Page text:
19. Perhaps I'm not explaining myself very well.... I want a board that provides Melody type power or better. Is there any source other than Albert and Batari?
  20. Oh....and I don't want to sell homebrew games, I want to sell professional games. I think that is the issue. In order to do that I need a board source. This puts me into competition with Albert so surprise he's not thrilled at the prospect. I wouldn't be either. So, I'd welcome any help in the creation of such a board.
  21. I'm sorry, but I'm completely baffled why you think I didn't already do that. Let try to be super clear here.......It is completely insane to think any serious game creator would put themselves completely in the hands of another person/company. Can you imagine Activision writing games and then asking Atari to produce the carts and sell them????? If Albert happens to have a few games in his pipeline well, too busy, or whatever, then it's sorry Charlie. I would never in a million years ever put effort into the development of a product without very clear path to release. That apparently is completely unavailable going thru Albert. It's very much a...well maybe...do the game and let's see... And just to get that "response" takes weeks. Yes, if I was willing to just write a game for fun, then sure...here Albert, do whatever you want...then sure, great channel.
  22. Sorry, yes it was the Melody board I tried to purchase in quantity. And yeah, perfect solution...except for actually getting them in quantity, or feeling like a reliable source could be had. Seems impossible. It's one thing to say something is available and completely another matter to actually get them. If I remember correctly just getting emails returned took weeks. And the answer was always...well maybe. If I'm going to spend weeks writing a game I'd kind of like to know I could actually produce the cart. Yeah, I've heard about this cost thing...a lot. I may be wrong but wouldn't the cost per board be under $10? Maybe way under like maybe $4? I see no reason that should be a factor in selling a game for $75. If it's a kickass board and a kickass game. I don't care if it's a Melody clone or grafts a monkey brain to silicon. Any board that can get the same or better performance would be great. I only care about power. I want the chance to make the best game the 2600 has ever seen. Unfortunately I suck at hardware. But maybe I can learn enough to knock off a board.
  23. Very true. I tried to buy Harmony cards or license the design awhile back and got no where. Would be great if someone came up with something that developers could use. I don't want to write a game that requires players to own a Harmony cartridge. I want my game to be in a standalone cartridge. It's really been very frustrating. I'm willing to paid for prototype boards and/or a board run and give a number of boards to anyone who can make a Harmony clone...standalone, no loading lots of games. Or discuss other terms.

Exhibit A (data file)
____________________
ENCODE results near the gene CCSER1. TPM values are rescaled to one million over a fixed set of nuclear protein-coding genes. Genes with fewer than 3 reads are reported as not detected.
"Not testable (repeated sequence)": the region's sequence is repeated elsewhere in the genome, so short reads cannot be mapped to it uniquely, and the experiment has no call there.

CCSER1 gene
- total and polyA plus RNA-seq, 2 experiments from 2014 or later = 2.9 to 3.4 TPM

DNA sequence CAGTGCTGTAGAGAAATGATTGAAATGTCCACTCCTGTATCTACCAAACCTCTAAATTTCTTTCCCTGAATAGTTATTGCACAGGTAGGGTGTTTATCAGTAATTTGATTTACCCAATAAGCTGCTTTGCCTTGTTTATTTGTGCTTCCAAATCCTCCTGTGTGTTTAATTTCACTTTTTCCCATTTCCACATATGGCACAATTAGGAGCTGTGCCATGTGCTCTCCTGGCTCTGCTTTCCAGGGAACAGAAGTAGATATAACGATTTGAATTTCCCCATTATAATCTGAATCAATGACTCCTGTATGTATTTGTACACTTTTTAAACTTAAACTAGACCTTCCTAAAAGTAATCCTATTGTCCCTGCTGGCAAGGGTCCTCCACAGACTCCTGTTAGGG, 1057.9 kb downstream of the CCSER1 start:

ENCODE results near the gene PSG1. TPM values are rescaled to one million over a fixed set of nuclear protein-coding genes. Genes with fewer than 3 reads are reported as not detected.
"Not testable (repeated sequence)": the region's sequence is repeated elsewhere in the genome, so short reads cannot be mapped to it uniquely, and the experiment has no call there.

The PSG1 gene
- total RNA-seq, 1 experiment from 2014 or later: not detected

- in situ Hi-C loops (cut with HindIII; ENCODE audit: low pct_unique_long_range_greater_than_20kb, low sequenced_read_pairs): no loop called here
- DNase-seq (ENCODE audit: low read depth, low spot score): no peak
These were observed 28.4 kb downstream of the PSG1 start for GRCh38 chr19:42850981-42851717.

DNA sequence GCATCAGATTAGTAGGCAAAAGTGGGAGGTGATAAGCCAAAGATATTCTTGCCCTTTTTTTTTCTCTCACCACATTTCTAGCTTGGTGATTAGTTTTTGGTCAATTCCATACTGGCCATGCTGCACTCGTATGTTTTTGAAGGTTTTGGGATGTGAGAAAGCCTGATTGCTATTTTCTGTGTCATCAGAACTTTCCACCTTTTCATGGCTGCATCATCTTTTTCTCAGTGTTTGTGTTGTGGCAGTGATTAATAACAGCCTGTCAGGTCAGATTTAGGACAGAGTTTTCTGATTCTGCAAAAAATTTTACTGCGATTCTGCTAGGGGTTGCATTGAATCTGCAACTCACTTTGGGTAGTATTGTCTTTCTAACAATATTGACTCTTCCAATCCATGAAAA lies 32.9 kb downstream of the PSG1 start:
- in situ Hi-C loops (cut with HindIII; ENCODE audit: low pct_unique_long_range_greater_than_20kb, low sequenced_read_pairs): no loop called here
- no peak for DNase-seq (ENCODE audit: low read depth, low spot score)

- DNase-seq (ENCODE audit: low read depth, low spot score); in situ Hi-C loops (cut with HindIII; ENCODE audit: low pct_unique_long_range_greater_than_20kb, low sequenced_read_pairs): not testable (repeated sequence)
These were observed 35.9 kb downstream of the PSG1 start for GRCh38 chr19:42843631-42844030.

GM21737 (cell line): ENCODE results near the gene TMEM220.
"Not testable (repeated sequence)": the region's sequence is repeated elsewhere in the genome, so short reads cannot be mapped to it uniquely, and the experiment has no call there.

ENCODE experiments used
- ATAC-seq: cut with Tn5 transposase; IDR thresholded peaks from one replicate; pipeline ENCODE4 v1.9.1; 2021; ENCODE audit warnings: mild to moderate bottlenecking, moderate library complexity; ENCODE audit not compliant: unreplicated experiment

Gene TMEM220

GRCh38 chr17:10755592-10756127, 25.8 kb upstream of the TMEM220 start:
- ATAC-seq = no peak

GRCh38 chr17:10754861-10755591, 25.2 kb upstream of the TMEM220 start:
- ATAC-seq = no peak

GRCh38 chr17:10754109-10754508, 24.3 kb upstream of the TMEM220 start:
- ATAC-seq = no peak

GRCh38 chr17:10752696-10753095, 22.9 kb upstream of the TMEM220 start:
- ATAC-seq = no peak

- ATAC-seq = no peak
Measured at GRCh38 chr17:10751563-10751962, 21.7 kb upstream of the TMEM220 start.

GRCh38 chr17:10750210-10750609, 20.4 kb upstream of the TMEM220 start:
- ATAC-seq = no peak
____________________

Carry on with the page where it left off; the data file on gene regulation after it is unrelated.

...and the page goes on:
24. I'm normally after a specific feature so I only go into detail with those parts. The rest uses generic labels, enough to assemble. I can change code and see the results to make sure I understand the part I care about. So length of time depends how fast I can grasp a feature. For a first game to see overall structure I don't need to go into a lot of detail.
  25. Some of the greatest games are pretty simple, video and otherwise. Just like in movies, lots of special effects will sell some tickets, but that alone can't make a movie great. To me polish means tweaking how the game reacts to user input...smooth, makes sense, player doesn't ever struggle to move. Second is the difficulty level, fun to play while learning how and then also ramps to difficult and then to almost impossible. Give them an experience, feel natural. This tweaking normally requires very little code changes, hopefully. But it takes a lot of playing, time and very critical eye. You also have to have some level of player in you too. I'm not a great player so I can test the starting and middle level. For the hard I have to guess based on the middle level settings. For impossible it's more technical, figuring out if your joystick movements and windows to accomplish a tasks are possible. If say player has to move 10 lines vertically to accomplish a goal and they can only move one line per frame and you give them 8 frames they can't win, not cool. So something needs a tweak. If you can get others to test that's great too. IMO that can't be remote, you have to see how they react, how they do, and say nothing while they play. If remote then a video of them playing and the screen is the next best choice. However, player testing is not a substitute for the designer. They'll make suggestions maybe, consider them if you want, but don't lose track that it's your vision and rep on the line. But, if you really aren't happy with a game then screw it, do another. Release the ROM. Do you want just anything with your name on it or your best effort? Second game will go faster and be better. Only you can judge.